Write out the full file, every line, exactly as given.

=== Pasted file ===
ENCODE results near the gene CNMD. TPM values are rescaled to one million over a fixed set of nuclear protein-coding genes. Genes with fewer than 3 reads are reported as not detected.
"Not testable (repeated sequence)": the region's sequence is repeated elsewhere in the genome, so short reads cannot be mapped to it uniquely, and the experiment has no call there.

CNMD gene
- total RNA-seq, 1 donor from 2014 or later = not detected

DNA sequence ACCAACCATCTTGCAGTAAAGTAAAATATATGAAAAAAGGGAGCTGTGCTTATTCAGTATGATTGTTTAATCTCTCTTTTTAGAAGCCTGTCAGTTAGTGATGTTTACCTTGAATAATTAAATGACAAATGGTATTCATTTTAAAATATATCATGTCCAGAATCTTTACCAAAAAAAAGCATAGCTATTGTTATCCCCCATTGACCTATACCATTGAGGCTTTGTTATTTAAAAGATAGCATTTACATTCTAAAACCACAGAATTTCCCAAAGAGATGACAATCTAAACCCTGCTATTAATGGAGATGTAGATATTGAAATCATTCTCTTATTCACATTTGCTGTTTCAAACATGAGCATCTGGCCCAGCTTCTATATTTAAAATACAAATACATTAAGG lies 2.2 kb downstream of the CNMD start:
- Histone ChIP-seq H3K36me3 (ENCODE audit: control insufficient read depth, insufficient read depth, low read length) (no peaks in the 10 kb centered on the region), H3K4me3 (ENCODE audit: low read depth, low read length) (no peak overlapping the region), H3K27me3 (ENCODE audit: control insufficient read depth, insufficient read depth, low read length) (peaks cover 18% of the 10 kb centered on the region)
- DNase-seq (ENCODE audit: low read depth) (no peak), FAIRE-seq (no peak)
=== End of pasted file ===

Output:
ENCODE results near the gene CNMD. TPM values are rescaled to one million over a fixed set of nuclear protein-coding genes. Genes with fewer than 3 reads are reported as not detected.
"Not testable (repeated sequence)": the region's sequence is repeated elsewhere in the genome, so short reads cannot be mapped to it uniquely, and the experiment has no call there.

CNMD gene
- total RNA-seq, 1 donor from 2014 or later = not detected

DNA sequence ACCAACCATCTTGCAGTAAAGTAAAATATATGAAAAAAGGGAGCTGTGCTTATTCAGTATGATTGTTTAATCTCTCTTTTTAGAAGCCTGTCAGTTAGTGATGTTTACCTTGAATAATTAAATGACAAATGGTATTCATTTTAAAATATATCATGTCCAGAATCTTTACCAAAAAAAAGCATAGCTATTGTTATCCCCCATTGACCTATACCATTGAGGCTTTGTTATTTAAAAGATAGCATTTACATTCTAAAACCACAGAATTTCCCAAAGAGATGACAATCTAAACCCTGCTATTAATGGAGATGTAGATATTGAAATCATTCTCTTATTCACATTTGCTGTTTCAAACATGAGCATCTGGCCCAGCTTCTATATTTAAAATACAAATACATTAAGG lies 2.2 kb downstream of the CNMD start:
- Histone ChIP-seq H3K36me3 (ENCODE audit: control insufficient read depth, insufficient read depth, low read length) (no peaks in the 10 kb centered on the region), H3K4me3 (ENCODE audit: low read depth, low read length) (no peak overlapping the region), H3K27me3 (ENCODE audit: control insufficient read depth, insufficient read depth, low read length) (peaks cover 18% of the 10 kb centered on the region)
- DNase-seq (ENCODE audit: low read depth) (no peak), FAIRE-seq (no peak)